After disappointing runs with several managers, United chose to go against the grain and handed over the reins of the club to a then little-known former forward called Alex Ferguson, who had previously tried his hand at management at former Scottish side Aberdeen.
The Scots first full two seasons at the helm were marred with inconsistencies as the club finished in second and eleventh place respectively. Despite pressure from a section of fans to give Ferguson the boot, United stood by the ex-Rangers marksman, who quieted his detractors by delivering the FA Cup in1990.
Ferguson built upon the victory and steered United to win two international titles (European Super Cup and UEFA Cup Winners’ Cup and a League Cup in the following two seasons. These victories and Ferguson’s natural talent for acquiring and developing players were instrumental in ushering United into a new era of prosperity.
United’s stars aligned in time for the then newly-formed EPL and after overcoming some early hiccups, the club won the inaugural title in 1992/93. The powerhouses retained the title and added the prestigious FA Cup the following season to register their first-ever double before doing the same again in the 1995/96 campaign.
The Red Devils defended their EPL title the following year before making history yet again by winning the treble of the EPL title, the FA Cup, and the UEFA Champions League trophy in their 1988-89 season.
Another set of back-to-back titles followed in 1999/2000 and 2000/01 seasons with another coming two seasons later. United then stamped their authority on the competition by winning three consecutive top-flight titles in 2007, 2008, and 2009 becoming the first and only team to do so in the EPL era.
The 2010s brought a heightened level of competition with a number of English clubs looking to assert themselves in the EPL race and challenge United’s long-standing dominance. The 2008 FIFA Club World Cup winners nevertheless won the 2010/11 EPL trophy – their 12th honor in 18 seasons.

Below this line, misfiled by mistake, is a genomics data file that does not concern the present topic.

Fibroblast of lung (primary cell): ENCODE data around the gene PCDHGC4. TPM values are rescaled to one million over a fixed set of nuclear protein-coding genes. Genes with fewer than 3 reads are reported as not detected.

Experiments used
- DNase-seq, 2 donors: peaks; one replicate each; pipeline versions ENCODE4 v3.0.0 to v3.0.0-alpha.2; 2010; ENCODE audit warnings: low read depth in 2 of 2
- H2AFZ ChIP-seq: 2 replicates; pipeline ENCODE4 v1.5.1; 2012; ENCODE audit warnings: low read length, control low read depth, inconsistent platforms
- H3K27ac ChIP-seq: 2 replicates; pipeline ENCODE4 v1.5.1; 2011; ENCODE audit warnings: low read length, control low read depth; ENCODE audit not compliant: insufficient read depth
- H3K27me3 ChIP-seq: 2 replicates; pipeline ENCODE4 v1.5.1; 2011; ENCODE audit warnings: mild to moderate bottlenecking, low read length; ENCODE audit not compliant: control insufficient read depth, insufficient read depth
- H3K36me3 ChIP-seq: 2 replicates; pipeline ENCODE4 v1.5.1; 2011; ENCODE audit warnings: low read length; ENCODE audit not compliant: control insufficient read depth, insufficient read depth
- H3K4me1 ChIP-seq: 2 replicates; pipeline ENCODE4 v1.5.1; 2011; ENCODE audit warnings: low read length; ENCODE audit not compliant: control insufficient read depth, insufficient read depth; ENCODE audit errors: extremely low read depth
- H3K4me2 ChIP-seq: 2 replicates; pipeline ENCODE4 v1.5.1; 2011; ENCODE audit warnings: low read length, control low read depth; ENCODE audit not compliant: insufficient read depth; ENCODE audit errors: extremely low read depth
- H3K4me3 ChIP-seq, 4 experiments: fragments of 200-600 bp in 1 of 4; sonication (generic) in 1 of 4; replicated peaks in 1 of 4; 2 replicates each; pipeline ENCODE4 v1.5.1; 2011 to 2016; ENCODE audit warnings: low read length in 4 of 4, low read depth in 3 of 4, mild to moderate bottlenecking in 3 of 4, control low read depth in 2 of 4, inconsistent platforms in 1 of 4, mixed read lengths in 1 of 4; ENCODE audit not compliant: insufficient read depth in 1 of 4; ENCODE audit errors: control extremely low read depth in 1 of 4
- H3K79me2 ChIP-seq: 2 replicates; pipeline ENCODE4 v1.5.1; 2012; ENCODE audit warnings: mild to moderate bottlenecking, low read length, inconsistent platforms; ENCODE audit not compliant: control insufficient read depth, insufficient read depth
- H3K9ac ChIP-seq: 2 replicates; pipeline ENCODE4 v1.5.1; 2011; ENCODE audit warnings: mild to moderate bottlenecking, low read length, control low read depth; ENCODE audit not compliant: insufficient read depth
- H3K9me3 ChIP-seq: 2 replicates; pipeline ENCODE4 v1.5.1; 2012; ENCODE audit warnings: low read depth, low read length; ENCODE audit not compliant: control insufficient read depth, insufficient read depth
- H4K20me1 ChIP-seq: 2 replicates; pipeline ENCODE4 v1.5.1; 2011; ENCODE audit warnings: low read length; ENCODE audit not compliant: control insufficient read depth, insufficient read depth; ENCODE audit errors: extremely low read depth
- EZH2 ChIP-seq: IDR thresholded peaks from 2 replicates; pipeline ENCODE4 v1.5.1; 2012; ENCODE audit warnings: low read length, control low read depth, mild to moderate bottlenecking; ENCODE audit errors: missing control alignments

United appeared set to defend their title the following season and had even begun partially celebrating their win on the final day of the season before derby rivals Manchester City spoiled their plans thanks to a last-minute wondergoal from striker Sergio Aguero.
Ferguson led United to their 13th and final EPL title to date in their 2012/13 season before calling time on his legendary managerial career. The former St Mirren chief retired as the most decorated manager in EPL history with 38 major trophies and continues to hold that distinction to this day.
Since his exit, United has struggled to regain its EPL-winning form despite having had a number of celebrated managers including José Mourinho, Louis van Gaal, and David Moyes. Interestingly, their dip in form has coincided with Manchester City’s emergence.
Their neighbors have since added another five EPL titles to their trophy haul but are still a way away from closing in on United’s record, which may continue to stand for decades to come as more and more challenges look to compete for the coveted prize.